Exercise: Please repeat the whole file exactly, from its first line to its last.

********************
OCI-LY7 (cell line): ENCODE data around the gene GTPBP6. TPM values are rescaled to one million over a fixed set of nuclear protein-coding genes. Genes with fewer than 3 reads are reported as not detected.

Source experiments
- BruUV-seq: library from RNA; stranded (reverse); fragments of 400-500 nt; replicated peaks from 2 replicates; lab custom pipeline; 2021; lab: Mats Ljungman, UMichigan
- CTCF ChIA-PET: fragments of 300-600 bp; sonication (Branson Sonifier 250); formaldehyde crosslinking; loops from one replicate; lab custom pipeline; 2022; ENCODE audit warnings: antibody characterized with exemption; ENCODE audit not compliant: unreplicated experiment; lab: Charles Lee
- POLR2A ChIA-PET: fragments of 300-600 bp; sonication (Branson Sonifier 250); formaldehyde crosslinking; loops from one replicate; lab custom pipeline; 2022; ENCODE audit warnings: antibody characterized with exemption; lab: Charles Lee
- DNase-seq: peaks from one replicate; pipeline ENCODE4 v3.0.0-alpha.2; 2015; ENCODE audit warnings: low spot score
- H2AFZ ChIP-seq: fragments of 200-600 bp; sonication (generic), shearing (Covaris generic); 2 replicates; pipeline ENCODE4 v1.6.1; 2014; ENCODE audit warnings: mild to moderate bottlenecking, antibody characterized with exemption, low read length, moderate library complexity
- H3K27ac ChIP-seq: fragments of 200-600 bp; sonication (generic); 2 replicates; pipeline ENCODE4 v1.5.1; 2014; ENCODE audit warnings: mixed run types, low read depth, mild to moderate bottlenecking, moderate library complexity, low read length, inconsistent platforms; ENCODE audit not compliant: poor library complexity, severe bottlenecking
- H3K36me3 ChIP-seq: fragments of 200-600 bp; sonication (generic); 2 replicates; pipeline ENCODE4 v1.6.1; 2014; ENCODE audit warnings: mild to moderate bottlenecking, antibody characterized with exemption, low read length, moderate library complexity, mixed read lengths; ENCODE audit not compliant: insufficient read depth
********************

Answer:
OCI-LY7 (cell line): ENCODE data around the gene GTPBP6. TPM values are rescaled to one million over a fixed set of nuclear protein-coding genes. Genes with fewer than 3 reads are reported as not detected.

Source experiments
- BruUV-seq: library from RNA; stranded (reverse); fragments of 400-500 nt; replicated peaks from 2 replicates; lab custom pipeline; 2021; lab: Mats Ljungman, UMichigan
- CTCF ChIA-PET: fragments of 300-600 bp; sonication (Branson Sonifier 250); formaldehyde crosslinking; loops from one replicate; lab custom pipeline; 2022; ENCODE audit warnings: antibody characterized with exemption; ENCODE audit not compliant: unreplicated experiment; lab: Charles Lee
- POLR2A ChIA-PET: fragments of 300-600 bp; sonication (Branson Sonifier 250); formaldehyde crosslinking; loops from one replicate; lab custom pipeline; 2022; ENCODE audit warnings: antibody characterized with exemption; lab: Charles Lee
- DNase-seq: peaks from one replicate; pipeline ENCODE4 v3.0.0-alpha.2; 2015; ENCODE audit warnings: low spot score
- H2AFZ ChIP-seq: fragments of 200-600 bp; sonication (generic), shearing (Covaris generic); 2 replicates; pipeline ENCODE4 v1.6.1; 2014; ENCODE audit warnings: mild to moderate bottlenecking, antibody characterized with exemption, low read length, moderate library complexity
- H3K27ac ChIP-seq: fragments of 200-600 bp; sonication (generic); 2 replicates; pipeline ENCODE4 v1.5.1; 2014; ENCODE audit warnings: mixed run types, low read depth, mild to moderate bottlenecking, moderate library complexity, low read length, inconsistent platforms; ENCODE audit not compliant: poor library complexity, severe bottlenecking
- H3K36me3 ChIP-seq: fragments of 200-600 bp; sonication (generic); 2 replicates; pipeline ENCODE4 v1.6.1; 2014; ENCODE audit warnings: mild to moderate bottlenecking, antibody characterized with exemption, low read length, moderate library complexity, mixed read lengths; ENCODE audit not compliant: insufficient read depth